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ERIC Number: ED373347
Record Type: RIE
Publication Date: 1994-Apr
Pages: 26
Abstractor: N/A
Reference Count: N/A
Strategy Differences in Revising between Skilled and Less Skilled Writers.
Francis, Mardean; McCutchen, Deborah
A study explored how students of differing writing abilities (high, middle or low) approached a revising task that called for both editing (surface level changes) and revising (meaning level changes) and the effect that marking error location had on students' ability to detect and correct the two kinds of errors. Subjects, 12 seventh graders, were paired to form two skill-level dyads for each ability level. Each dyad was then assigned to revise either two texts in a marked condition (with sentences containing errors highlighted) or two texts in an unmarked condition. Discussions of the dyads were tape-recorded, transcribed, and analyzed. Results indicated that: (1) high-ability students appeared able to consider both texts holistically and segment them at the sentence level; (2) low-ability students considered the paragraphs holistically and never considered the text globally; (3) middle-ability students in the marked condition performed more like the high ability students, but those in the unmarked condition behaved more like low-ability students; (4) marking seemed to cause the students to focus on the highlighted sentences and not consider the text as a whole; and (5) higher ability dyads displayed more confidence toward their ability to do the revising task. Findings suggest that students who are less skilled in writing would benefit greatly from instruction that focus them on comprehending texts as a whole first, followed by activities that give them practice rearranging ideas at the sentence level. (Contains 18 references. Two sample marked and two sample unmarked texts are attached.) (RS)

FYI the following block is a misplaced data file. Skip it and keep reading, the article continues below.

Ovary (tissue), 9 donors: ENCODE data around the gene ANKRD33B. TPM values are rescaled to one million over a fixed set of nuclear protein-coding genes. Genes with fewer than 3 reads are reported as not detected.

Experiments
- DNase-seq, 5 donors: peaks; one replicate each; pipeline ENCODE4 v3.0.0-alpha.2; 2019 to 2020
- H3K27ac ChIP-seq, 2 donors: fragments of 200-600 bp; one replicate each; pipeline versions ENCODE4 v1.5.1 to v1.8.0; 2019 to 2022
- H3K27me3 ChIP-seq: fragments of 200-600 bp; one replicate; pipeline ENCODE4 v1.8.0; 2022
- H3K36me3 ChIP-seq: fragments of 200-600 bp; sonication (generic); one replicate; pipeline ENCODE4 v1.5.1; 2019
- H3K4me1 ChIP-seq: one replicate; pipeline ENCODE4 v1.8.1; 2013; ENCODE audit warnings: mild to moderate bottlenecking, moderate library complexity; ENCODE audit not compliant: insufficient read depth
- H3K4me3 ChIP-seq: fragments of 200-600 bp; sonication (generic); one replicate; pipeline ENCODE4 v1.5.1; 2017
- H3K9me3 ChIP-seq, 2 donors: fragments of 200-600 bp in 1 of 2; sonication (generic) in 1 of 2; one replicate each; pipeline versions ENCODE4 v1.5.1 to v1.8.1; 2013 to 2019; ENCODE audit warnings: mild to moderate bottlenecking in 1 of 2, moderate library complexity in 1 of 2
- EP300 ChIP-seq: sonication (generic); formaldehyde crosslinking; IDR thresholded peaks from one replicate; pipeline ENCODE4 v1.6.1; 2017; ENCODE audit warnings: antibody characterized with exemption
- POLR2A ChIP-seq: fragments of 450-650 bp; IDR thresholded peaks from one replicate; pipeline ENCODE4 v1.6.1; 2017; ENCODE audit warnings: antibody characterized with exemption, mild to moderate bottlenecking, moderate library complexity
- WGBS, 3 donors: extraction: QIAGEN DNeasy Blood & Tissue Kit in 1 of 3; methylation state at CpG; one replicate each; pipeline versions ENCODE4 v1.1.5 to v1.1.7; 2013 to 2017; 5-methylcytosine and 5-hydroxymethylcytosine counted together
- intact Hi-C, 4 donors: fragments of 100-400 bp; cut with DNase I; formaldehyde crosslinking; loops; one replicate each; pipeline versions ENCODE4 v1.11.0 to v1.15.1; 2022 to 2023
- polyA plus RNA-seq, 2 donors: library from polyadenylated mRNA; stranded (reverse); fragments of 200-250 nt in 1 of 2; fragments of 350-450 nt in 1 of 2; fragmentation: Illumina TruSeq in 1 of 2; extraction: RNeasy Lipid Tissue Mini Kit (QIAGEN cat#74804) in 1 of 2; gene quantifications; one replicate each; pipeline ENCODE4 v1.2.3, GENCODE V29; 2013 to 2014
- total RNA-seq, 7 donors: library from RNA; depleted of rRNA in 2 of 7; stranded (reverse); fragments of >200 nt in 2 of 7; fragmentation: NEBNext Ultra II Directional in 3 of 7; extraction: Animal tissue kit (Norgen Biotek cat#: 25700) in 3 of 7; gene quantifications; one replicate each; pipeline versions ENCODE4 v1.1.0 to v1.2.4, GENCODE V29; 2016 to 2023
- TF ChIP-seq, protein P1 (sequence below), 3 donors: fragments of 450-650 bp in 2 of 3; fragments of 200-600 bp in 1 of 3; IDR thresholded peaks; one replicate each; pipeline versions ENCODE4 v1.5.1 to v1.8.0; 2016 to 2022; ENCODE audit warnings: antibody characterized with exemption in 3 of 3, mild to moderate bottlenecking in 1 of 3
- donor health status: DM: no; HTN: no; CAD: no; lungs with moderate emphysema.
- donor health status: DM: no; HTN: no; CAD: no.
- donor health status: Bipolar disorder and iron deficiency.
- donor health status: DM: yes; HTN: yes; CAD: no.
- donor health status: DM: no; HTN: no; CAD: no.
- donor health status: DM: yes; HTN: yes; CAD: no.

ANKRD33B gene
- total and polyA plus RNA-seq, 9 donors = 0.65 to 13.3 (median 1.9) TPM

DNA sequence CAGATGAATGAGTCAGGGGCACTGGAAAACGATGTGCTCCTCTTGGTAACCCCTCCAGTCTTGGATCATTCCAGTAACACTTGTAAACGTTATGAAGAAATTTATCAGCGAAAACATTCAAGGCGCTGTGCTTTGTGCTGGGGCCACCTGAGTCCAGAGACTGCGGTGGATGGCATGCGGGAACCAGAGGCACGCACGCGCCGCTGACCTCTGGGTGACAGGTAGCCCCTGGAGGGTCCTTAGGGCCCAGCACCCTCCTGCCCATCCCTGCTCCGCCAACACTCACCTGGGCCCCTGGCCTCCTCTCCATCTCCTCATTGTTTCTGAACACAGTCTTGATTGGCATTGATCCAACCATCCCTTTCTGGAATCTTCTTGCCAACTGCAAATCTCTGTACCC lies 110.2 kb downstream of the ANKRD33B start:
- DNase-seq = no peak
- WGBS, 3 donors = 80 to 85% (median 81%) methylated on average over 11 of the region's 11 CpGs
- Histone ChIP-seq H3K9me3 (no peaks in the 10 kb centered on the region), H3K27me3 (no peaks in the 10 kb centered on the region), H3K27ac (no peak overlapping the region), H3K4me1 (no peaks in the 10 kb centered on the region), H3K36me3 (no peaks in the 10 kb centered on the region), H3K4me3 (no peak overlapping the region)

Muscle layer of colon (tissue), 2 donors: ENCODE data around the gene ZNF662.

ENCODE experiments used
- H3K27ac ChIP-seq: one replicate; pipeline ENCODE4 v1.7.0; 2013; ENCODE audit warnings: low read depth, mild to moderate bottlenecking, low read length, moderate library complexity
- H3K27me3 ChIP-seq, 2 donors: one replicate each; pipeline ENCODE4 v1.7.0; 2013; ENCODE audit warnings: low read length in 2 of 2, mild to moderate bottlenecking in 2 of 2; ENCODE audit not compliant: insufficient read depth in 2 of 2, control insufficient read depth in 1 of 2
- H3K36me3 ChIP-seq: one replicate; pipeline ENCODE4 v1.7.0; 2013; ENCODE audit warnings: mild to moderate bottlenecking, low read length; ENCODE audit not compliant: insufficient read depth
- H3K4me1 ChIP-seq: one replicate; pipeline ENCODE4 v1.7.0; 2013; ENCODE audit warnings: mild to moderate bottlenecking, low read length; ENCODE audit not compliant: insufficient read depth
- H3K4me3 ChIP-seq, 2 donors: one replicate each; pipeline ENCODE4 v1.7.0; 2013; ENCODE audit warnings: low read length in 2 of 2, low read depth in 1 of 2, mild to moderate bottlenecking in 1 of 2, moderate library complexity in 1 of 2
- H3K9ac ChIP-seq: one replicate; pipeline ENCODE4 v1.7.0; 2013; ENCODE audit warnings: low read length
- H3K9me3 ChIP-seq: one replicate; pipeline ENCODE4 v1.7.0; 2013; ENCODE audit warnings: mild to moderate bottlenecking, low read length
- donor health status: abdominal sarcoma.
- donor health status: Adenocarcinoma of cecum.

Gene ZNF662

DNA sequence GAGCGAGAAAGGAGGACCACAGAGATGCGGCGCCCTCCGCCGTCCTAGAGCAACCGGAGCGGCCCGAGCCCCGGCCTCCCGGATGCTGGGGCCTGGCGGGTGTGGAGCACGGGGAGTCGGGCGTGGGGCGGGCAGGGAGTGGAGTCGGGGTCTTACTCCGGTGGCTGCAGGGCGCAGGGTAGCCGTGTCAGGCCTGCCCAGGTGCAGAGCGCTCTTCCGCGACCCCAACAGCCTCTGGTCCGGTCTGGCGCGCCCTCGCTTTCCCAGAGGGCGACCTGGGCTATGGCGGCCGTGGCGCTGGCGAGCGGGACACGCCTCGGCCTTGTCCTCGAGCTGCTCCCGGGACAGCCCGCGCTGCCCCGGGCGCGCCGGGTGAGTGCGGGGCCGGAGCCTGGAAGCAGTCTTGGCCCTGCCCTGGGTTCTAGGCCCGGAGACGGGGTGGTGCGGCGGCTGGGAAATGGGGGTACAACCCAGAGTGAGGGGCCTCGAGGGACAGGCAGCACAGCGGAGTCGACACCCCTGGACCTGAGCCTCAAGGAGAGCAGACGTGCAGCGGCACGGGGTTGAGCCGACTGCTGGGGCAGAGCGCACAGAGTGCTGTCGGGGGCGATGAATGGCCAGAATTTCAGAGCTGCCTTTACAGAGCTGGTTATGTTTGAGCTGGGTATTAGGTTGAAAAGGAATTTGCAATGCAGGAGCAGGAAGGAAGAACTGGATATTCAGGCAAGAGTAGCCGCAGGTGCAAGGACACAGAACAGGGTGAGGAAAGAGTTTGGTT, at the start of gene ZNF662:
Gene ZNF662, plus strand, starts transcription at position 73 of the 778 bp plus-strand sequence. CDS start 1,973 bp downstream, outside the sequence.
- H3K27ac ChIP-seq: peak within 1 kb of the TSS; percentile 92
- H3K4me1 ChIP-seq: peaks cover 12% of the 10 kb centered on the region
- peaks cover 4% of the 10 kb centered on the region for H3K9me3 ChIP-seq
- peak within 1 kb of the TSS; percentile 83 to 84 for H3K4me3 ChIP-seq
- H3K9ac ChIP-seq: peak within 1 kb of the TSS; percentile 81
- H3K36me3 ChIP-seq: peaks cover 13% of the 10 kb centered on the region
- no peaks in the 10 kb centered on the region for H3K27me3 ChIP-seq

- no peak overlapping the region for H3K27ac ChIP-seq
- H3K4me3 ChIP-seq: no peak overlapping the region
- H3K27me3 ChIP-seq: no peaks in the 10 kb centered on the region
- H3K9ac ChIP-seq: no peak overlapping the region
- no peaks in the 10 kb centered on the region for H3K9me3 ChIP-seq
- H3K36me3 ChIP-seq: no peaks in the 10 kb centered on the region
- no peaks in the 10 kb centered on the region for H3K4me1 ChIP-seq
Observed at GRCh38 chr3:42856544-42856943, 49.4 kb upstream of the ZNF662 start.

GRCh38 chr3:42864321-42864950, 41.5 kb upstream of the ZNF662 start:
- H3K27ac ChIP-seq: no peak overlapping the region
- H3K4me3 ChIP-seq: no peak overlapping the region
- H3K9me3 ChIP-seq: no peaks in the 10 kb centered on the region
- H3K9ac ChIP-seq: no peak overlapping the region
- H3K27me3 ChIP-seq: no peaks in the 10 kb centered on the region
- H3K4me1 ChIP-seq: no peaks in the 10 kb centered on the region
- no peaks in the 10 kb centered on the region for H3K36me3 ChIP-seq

Publication Type: Speeches/Meeting Papers; Reports - Research
Education Level: N/A
Audience: N/A
Language: English
Sponsor: N/A
Authoring Institution: N/A
Identifiers: Dialogic Communication
Note: Paper presented at the Annual Meeting of the American Educational Research Association (75th, New Orleans, LA, April 4-8, 1994).